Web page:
In a recent article, a cultural audit conducted by the Iowa State University revealed that there exist racial disparities at Valley High School. The audit could become problematic for teachers across the nation. Teachers must protect themselves by ensuring that they are not victimized by the accusations associated with racial disparities.
According to the article, Report: ‘Deep racial disparities’ exist at Valley, the Iowa “audit found that students of color at the West Des Moines school are facing racial disparities when compared to other students. It was reported that Black students are three times more likely to be labeled “at risk” by the school administration, even though they have higher attendance rates than most of their peers. “The same is true for Hispanic and multiracial students. Poor attendance is often one of the reasons a student is placed in the “at risk” category”, according to the article.
In addition, Black students are four times more likely to be suspended. “These students of color are actually not misbehaving at disproportionate rates but are instead watched more closely by adults and thus reprimanded more frequently,” wrote the Iowa researchers.
Furthermore, the pendulum appears to swing in favor of White and Asian students. White and Asian students are more likely to be labeled as gifted when compared to other students of color. Multiracial students are eight times less likely to be enrolled in gifted classes. Black and Hispanic students are three times less likely to participate in the gifted classes.
It is only a matter of time before the public begins to understand the processes that contributes to the racial disparities at schools. For example, inappropriate curriculum and instruction are concerns that make reversing underachievement for culturally diverse students difficult. Most elementary and secondary school curricula are oriented towards White middle-class children because curriculum materials are selected and implemented by White middle-class teachers. The process normally involve teachers endorsing the curriculum materials. This is a fact that is little emphasized in the media.
School discipline is another challenge that contributes to racial disparities. The Iowa audit reveals that teachers discriminate against students by implementing differential discipline. What they excluded is that the majority of discipline consequences for any student normally begins with a discipline referral from a teacher.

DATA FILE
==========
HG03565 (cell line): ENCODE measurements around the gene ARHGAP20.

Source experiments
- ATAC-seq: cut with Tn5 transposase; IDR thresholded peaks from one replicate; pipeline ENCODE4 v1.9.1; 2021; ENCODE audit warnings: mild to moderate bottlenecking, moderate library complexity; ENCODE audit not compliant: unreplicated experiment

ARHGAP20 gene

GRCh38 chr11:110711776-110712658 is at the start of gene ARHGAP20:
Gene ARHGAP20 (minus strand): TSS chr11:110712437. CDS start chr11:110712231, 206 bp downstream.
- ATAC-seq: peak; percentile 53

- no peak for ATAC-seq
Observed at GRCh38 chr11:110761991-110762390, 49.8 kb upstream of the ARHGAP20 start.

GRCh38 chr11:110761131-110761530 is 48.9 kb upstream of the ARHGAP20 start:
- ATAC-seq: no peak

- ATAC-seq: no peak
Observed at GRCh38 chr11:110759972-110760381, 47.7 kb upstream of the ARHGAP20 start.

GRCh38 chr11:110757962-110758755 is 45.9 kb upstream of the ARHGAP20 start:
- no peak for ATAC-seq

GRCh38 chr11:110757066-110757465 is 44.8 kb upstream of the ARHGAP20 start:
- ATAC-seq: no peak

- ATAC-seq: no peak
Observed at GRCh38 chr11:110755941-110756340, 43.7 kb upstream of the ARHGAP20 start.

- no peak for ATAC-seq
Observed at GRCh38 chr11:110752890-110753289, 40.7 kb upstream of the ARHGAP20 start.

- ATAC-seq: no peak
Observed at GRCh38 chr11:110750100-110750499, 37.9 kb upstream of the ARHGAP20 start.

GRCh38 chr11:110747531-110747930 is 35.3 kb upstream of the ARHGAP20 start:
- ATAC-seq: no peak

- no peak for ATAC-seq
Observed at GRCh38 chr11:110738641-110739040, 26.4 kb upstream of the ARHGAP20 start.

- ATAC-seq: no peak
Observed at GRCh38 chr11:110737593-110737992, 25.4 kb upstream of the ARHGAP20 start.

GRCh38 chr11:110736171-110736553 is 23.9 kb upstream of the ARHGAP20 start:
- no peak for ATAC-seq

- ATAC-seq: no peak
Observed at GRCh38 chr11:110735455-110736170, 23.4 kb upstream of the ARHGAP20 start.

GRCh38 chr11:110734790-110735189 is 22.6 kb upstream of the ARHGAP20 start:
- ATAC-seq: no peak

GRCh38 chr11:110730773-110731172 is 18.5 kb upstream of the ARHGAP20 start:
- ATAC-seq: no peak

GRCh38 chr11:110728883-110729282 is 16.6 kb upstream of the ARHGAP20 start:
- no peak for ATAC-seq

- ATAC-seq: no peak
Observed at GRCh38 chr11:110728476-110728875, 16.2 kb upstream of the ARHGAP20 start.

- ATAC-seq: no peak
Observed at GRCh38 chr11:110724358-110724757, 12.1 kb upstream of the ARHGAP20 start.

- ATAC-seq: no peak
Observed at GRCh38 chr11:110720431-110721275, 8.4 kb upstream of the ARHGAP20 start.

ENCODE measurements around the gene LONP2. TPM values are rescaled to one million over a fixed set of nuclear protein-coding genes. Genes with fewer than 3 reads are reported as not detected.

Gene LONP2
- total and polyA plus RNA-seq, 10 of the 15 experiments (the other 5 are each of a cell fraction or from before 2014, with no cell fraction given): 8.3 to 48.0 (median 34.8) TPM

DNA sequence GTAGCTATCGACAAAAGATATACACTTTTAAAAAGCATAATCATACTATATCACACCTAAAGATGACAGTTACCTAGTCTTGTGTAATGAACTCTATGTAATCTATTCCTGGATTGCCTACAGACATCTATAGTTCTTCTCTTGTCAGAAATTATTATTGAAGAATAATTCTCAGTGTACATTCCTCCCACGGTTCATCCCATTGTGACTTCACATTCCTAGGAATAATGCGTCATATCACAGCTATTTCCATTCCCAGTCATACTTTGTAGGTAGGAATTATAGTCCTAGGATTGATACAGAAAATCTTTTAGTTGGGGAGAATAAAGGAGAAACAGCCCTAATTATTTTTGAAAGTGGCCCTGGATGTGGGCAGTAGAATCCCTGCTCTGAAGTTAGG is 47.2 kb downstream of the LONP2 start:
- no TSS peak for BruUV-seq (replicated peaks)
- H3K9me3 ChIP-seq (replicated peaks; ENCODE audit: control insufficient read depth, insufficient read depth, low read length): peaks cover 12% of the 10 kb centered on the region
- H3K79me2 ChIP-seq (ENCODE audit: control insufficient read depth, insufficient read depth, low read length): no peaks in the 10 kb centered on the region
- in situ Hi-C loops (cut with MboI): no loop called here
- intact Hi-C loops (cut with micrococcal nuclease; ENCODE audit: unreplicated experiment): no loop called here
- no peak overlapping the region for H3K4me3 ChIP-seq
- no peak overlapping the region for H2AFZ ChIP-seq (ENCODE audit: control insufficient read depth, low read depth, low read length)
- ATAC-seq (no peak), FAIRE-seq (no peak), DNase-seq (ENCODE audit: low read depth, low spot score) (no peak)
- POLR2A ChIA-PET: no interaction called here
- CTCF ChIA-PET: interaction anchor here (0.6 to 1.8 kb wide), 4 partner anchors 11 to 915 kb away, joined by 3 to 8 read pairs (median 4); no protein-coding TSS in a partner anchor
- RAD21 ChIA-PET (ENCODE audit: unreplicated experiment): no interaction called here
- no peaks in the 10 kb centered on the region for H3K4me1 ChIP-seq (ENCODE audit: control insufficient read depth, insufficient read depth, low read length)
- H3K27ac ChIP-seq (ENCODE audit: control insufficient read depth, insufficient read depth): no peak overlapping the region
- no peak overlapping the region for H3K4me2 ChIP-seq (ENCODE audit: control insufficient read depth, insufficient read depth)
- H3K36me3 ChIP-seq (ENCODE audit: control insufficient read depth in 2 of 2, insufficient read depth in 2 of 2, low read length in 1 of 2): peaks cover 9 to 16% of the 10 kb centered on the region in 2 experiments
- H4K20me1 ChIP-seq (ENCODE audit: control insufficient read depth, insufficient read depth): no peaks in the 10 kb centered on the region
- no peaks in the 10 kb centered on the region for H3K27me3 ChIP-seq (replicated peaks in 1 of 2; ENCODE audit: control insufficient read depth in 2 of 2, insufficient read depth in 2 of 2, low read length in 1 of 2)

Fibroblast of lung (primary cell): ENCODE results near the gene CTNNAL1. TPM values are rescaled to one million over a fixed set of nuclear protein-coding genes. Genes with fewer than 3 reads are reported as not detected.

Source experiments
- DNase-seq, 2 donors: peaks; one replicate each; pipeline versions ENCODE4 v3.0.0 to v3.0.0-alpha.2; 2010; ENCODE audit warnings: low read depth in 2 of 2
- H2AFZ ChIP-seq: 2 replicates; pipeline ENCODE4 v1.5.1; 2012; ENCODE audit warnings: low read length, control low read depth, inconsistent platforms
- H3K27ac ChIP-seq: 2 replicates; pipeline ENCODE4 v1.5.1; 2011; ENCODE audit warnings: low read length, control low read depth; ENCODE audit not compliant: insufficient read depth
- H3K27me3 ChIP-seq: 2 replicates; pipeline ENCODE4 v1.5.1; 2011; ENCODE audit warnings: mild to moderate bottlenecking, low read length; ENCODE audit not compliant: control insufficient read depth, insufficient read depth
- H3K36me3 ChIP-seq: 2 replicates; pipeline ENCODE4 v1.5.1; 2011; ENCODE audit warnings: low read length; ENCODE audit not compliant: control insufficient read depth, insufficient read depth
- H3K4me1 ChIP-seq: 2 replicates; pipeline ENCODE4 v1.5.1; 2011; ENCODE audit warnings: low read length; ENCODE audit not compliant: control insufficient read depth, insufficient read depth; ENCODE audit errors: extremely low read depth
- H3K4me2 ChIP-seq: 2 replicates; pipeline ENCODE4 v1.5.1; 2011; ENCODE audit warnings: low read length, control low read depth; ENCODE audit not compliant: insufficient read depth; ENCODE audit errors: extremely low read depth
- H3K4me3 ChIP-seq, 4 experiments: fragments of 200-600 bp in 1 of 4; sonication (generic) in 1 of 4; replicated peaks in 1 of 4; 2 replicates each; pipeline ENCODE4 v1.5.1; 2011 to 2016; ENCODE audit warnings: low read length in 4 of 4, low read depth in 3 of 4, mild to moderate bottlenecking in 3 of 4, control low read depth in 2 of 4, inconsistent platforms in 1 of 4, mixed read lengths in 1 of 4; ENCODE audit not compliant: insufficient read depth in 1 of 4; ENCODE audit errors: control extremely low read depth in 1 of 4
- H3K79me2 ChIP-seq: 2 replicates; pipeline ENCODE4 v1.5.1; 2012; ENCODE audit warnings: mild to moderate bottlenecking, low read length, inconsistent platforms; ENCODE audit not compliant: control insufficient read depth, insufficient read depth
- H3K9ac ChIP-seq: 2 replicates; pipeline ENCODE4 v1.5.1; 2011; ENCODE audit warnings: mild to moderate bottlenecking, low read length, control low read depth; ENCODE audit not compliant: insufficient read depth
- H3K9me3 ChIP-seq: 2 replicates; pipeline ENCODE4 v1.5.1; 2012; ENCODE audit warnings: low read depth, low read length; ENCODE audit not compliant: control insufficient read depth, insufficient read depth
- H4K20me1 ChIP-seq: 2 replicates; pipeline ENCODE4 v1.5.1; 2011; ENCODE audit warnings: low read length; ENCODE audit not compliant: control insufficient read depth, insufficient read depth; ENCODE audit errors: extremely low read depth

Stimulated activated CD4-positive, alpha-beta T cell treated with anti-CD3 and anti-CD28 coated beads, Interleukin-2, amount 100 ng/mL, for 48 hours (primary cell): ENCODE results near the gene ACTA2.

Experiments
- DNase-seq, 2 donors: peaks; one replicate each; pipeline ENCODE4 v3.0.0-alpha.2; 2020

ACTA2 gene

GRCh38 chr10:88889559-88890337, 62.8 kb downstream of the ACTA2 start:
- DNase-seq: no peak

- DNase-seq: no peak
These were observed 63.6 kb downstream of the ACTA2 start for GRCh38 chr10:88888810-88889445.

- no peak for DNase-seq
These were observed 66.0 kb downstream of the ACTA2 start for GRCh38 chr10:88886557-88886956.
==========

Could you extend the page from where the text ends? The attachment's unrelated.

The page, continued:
In a study conducted by Dr. Derrick L. Campbell it was found that 70% of the student discipline referrals resulted from classroom relationships challenges between teachers and students. Within that 70%, discipline referral quantities included disrupting class (40%), disrespect towards a staff member (28%), open defiance (23%), and other infractions (9%). These discipline referral quantities indicate there is a need for a teacher-student relationship educational reform initiative.
This is where teachers must begin. Teachers must involve themselves in a process that empowers them to promote positive racial teacher student classroom relationships. Positive relationships at schools and in the classroom are in many ways the prerequisites for effective learning and behavior. Students and teachers who are warm, compassionate, and friendly toward one another in the classroom have the potential to improve instruction and learning.
Developing positive relationships with students provides benefits for schools, teachers, and students. Having positive and caring relationships in schools increases resilience and protects children from academic failure, mental illness, drug and alcohol abuse, and destructive behavior and violence. Long-term teacher-student relationships result in increased teacher job satisfaction. Teachers who have positive feelings toward their students are more likely to have students reciprocate those positive feelings. Teachers who develop positive and personal relationships with students may prevent psychological development problems in their students. Students are more willing to develop positive relationships with teachers who tend to form close friendships with their students which in turn will eliminate accusations associated with racial disparities.
Dr. Derrick L. Campbell, Ed.D.
PO Box 4707 Cherry Hill, NJ 08034
Author of Promoting Positive Racial Teacher Student Classroom Relationships and Promoting Positive Racial Teacher Student Classroom Relationships: Methodology
The Raccelerate Phenomenon
Treasures of Hidden Racism in Education
“The model that you use to analyze teacher-student relationships is a good one for most school districts”.
~ Joe Vas ~ Perth Amboy Mayor
“Dr. Campbell’s Cultural Relationship Training Program is comprehensive, informative, and should be required training for all schools”
~ Darrell Pope ~ Hutchinson Kansas NAACP President